Making beer is like programming with design patterns.I think the main concern is that people often have a tendency to abuse design patterns. They learn a few, see the usefulness of them, and without realizing it turn those few patterns into a kind of golden hammer which they then apply to everything.

The key isn't necessarily to learn the patterns themselves. The key is to learn to identify the scenarios and problems which the patterns are meant to address.

Then applying the pattern is simply a matter of using the right tool for the job. It's the job that must be identified and understood before the tool can be chosen.

And sometimes it's an odd setup and there is no cut-and-dry pattern to solve it right out of the box. At that point more attention needs to be given to the problem rather than the solution. Break it up into component problems, identify areas of the problem which share common traits with problems addressed by known patterns, adjust the patterns to fit the problem, etc.

A design pattern works best when it is used as a common language in your team.

By that I mean, you can say something like "this class is a Singleton that implements our IWidgetAbstract Factory" and everyone in your team understands what that means without having to go into detailed explanations.

Where Design Patterns fail is when the team doesn't understand them, or when they are overused so much that they stop making the design clearer and instead make it harder to understand what is really going on.

Design Principles To Use First

KISS (an acronym for "Keep it simple, stupid")
Do this first, patterns later, maybe much later. A pattern is a state of mind, mostly. Don't ever try to force your code into a specific pattern, rather notice which patterns start to crystallize out of your code and help them along a bit.

DRY (is an acronym for Don’t Repeat Yourself)
This is a principle of software development, aimed at reducing repetition of information of all kinds, especially useful in multi-tier architectures. The DRY principle is stated as “Every piece of knowledge must have a single, unambiguous, authoritative representation within a system.” When the DRY principle is applied successfully, a modification of any single element of a system does not require a change in other logically unrelated elements.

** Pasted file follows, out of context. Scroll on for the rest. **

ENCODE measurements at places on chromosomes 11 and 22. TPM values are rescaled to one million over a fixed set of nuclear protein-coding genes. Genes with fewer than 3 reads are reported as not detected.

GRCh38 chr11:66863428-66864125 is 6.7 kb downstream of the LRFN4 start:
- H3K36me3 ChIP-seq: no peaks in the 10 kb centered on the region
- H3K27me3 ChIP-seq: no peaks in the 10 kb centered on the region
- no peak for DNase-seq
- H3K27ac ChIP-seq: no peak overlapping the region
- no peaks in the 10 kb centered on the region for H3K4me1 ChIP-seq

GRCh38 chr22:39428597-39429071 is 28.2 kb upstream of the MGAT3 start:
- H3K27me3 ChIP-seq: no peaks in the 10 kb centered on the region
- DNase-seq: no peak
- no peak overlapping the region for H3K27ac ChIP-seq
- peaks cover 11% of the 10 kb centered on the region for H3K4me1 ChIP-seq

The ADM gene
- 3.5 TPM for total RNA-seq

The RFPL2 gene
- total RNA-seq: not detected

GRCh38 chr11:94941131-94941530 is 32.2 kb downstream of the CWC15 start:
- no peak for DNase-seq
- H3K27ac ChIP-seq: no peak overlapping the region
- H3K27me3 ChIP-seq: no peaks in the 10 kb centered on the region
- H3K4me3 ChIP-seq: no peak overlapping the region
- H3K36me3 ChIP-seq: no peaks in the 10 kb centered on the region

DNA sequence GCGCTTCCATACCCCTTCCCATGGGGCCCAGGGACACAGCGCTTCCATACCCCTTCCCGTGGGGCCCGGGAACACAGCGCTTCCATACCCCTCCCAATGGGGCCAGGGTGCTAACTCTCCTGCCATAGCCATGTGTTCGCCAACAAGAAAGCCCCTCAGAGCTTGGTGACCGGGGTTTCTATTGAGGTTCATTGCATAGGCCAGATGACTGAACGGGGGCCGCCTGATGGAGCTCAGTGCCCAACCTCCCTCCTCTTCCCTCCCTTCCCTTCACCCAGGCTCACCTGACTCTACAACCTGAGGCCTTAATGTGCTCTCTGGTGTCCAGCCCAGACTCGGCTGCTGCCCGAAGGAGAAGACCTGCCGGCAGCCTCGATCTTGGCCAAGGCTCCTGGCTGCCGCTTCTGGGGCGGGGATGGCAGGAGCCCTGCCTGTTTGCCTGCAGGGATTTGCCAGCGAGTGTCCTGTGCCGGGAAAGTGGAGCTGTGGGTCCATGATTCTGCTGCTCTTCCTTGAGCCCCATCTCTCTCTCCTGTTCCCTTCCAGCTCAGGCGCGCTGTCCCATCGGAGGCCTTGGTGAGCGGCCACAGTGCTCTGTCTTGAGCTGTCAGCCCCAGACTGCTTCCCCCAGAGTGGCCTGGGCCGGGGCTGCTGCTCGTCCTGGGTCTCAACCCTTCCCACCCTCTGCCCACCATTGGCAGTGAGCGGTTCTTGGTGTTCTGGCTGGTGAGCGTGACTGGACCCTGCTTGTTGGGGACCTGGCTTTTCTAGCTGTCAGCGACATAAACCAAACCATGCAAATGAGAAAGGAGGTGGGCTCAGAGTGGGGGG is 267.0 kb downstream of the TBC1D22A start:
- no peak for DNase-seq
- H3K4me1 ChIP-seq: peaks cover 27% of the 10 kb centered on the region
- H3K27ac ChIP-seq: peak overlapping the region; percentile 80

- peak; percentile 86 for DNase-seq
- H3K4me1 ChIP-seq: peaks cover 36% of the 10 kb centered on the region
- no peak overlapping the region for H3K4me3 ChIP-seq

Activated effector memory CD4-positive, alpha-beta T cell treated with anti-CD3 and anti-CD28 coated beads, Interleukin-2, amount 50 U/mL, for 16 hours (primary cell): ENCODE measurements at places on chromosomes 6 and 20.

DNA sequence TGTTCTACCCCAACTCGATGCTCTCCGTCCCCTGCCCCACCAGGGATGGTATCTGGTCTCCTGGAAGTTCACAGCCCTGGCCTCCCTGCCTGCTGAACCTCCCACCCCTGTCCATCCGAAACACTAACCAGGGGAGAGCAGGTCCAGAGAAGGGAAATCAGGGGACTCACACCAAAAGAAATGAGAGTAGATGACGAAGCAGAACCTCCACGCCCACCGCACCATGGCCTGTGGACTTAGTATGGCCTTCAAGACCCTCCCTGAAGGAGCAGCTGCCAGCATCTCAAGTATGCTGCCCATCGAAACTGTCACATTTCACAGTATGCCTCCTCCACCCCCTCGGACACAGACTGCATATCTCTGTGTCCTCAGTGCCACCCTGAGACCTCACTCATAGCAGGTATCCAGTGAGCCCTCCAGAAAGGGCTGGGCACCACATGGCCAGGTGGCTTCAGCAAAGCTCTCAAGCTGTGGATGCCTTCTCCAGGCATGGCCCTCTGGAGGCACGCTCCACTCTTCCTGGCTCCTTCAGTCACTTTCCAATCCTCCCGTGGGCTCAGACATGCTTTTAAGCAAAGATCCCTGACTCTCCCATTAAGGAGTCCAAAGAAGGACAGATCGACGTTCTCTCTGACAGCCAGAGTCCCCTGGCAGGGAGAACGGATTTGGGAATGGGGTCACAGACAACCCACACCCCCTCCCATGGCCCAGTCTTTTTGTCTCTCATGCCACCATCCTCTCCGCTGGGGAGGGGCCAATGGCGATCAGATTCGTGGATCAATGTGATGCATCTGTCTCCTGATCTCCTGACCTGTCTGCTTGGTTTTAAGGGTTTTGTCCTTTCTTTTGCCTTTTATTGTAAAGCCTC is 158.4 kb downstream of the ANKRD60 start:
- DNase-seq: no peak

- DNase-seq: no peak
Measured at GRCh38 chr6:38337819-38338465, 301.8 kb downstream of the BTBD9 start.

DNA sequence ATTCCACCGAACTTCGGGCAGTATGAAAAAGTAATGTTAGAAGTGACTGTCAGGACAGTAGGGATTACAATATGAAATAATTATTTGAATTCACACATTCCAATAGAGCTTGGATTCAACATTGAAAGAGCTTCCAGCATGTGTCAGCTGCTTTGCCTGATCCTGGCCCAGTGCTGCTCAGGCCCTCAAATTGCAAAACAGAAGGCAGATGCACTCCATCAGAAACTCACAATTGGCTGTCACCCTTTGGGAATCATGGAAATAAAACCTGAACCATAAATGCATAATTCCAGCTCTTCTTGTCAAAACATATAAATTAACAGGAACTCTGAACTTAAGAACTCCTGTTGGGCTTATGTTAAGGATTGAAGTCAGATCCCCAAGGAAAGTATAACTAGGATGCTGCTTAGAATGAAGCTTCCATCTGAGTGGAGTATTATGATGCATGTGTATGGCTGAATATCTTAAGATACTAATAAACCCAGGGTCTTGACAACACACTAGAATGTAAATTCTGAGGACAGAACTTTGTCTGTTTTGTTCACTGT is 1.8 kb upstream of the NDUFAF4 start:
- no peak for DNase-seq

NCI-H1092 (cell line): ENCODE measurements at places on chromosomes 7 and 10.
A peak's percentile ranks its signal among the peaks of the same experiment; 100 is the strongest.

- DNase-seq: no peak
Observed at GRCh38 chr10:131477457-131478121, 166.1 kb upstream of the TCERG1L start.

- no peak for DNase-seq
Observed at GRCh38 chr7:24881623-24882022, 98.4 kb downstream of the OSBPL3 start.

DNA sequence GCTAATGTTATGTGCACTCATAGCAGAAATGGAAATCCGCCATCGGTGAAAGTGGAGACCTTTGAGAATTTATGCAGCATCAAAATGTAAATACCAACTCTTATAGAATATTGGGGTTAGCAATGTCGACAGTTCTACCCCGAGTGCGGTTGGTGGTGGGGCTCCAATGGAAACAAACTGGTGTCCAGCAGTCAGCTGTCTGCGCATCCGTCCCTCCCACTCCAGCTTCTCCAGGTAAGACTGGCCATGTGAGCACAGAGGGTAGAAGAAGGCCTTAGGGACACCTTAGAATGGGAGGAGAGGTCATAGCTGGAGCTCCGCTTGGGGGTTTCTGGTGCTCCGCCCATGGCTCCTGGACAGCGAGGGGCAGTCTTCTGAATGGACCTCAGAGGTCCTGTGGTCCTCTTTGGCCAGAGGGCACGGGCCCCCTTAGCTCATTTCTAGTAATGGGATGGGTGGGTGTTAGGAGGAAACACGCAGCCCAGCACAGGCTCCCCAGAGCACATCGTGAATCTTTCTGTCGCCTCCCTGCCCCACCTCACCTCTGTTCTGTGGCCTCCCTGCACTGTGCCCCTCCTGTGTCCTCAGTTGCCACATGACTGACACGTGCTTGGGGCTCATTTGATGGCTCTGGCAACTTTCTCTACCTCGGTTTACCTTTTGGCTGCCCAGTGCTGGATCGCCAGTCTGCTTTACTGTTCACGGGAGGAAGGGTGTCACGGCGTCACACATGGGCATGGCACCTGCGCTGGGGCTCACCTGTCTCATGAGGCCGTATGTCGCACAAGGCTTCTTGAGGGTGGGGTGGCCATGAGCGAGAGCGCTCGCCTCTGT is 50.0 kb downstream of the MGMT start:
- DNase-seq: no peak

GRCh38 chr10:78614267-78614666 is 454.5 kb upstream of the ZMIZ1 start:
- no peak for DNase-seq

Start simple not complex
How does this happen? Usually you program in extra functionality that you anticipate will be used or prove to be useful later. But what happens if this need never materializes? In most cases, the cruft gets left there. It doesn’t get removed. So the software system continues to grow in size and complexity with all these features that aren’t ever being used.

Be wary of the signs
This is perhaps different for everyone but I suspect in most cases, it isn’t really a conscious effort. But rather, it is something brought about by the fear of being stuck with an awkward, inelegant, inappropriate or simply put, bad design; being stuck with something that just isn’t flexible enough. Ironically, if you get to the point of over engineering or over applying patterns you are right back where you started.

Software design patterns appeal to programmers or developers because they allow them to naturally express and create beautiful architectures. It's a part of enjoying creative programming.

Consider refactoring to a pattern rather than starting from one
What might be a good way to avoid this design pattern abuse? Consider refactoring to a pattern rather than starting from one. Don’t start out trying to force a pattern into your design. Chances are your design could be much simpler without it. If you do find at a later stage that your design truly could benefit from a structured pattern, then refractor to allow for it. When you design, solve the problem in the simplest way possible. Simple light weight software is always a good thing. There are better ways of avoiding the under-engineered alternative where you get stuck with a design or solution that just isn’t flexible enough or doesn’t suit the problem.


To be clear, I think Design Patterns have their place. When used properly, they can make our lives easier and our code better. When they're misused then they can become the bane of our existence. Unfortunately, some Design Patterns seem more susceptible to this than others.

Depending on the situation, and the problem at hand, different patterns can help you write robust, secure and understandable code. Just be careful using them – if you catch yourself using the MVC pattern for a 1-pager, step away from the computer!


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